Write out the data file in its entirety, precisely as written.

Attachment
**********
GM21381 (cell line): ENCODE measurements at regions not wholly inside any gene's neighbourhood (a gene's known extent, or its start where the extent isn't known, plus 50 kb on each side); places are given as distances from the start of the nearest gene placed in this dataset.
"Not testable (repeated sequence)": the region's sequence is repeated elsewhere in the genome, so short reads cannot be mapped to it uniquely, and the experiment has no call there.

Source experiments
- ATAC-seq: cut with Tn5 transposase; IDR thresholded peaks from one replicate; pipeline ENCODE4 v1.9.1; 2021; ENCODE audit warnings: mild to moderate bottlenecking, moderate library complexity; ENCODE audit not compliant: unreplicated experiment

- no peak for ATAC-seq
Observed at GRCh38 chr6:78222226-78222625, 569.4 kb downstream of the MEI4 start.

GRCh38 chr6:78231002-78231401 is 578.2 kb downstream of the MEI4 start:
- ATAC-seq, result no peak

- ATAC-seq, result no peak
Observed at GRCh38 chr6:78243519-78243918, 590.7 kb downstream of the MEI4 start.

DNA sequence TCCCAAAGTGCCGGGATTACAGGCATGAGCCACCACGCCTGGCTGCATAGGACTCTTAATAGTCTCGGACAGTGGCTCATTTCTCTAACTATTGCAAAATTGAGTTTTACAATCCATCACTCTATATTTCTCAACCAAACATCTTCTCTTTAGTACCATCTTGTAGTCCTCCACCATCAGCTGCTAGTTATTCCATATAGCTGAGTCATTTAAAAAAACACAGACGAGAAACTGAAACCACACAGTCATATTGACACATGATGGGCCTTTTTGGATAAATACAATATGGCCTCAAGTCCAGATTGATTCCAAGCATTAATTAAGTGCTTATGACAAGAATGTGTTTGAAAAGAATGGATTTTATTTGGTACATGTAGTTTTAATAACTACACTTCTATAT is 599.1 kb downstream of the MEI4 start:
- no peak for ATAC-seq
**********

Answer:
GM21381 (cell line): ENCODE measurements at regions not wholly inside any gene's neighbourhood (a gene's known extent, or its start where the extent isn't known, plus 50 kb on each side); places are given as distances from the start of the nearest gene placed in this dataset.
"Not testable (repeated sequence)": the region's sequence is repeated elsewhere in the genome, so short reads cannot be mapped to it uniquely, and the experiment has no call there.

Source experiments
- ATAC-seq: cut with Tn5 transposase; IDR thresholded peaks from one replicate; pipeline ENCODE4 v1.9.1; 2021; ENCODE audit warnings: mild to moderate bottlenecking, moderate library complexity; ENCODE audit not compliant: unreplicated experiment

- no peak for ATAC-seq
Observed at GRCh38 chr6:78222226-78222625, 569.4 kb downstream of the MEI4 start.

GRCh38 chr6:78231002-78231401 is 578.2 kb downstream of the MEI4 start:
- ATAC-seq, result no peak

- ATAC-seq, result no peak
Observed at GRCh38 chr6:78243519-78243918, 590.7 kb downstream of the MEI4 start.

DNA sequence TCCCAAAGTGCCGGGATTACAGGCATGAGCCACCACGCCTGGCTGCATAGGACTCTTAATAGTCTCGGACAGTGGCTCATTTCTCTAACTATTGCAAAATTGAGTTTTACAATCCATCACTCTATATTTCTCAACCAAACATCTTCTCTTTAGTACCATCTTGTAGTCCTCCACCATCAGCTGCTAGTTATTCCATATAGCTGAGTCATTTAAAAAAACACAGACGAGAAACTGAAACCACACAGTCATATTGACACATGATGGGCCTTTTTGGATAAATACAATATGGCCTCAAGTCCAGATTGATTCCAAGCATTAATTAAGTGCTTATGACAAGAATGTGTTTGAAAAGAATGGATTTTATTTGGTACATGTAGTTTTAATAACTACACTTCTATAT is 599.1 kb downstream of the MEI4 start:
- no peak for ATAC-seq